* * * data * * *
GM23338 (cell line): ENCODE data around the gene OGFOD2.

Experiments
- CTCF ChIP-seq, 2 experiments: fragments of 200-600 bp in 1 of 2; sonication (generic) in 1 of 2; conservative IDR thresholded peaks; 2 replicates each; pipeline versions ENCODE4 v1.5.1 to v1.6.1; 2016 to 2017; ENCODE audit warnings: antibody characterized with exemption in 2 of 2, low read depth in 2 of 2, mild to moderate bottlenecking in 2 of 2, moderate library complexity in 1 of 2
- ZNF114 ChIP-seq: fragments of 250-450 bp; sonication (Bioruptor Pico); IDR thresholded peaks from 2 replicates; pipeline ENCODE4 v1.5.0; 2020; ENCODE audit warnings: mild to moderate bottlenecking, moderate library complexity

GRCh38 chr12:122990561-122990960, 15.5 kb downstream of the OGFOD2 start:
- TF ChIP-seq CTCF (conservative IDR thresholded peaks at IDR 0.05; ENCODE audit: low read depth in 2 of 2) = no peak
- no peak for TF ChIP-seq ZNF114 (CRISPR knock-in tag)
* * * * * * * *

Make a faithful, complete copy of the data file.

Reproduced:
GM23338 (cell line): ENCODE data around the gene OGFOD2.

Experiments
- CTCF ChIP-seq, 2 experiments: fragments of 200-600 bp in 1 of 2; sonication (generic) in 1 of 2; conservative IDR thresholded peaks; 2 replicates each; pipeline versions ENCODE4 v1.5.1 to v1.6.1; 2016 to 2017; ENCODE audit warnings: antibody characterized with exemption in 2 of 2, low read depth in 2 of 2, mild to moderate bottlenecking in 2 of 2, moderate library complexity in 1 of 2
- ZNF114 ChIP-seq: fragments of 250-450 bp; sonication (Bioruptor Pico); IDR thresholded peaks from 2 replicates; pipeline ENCODE4 v1.5.0; 2020; ENCODE audit warnings: mild to moderate bottlenecking, moderate library complexity

GRCh38 chr12:122990561-122990960, 15.5 kb downstream of the OGFOD2 start:
- TF ChIP-seq CTCF (conservative IDR thresholded peaks at IDR 0.05; ENCODE audit: low read depth in 2 of 2) = no peak
- no peak for TF ChIP-seq ZNF114 (CRISPR knock-in tag)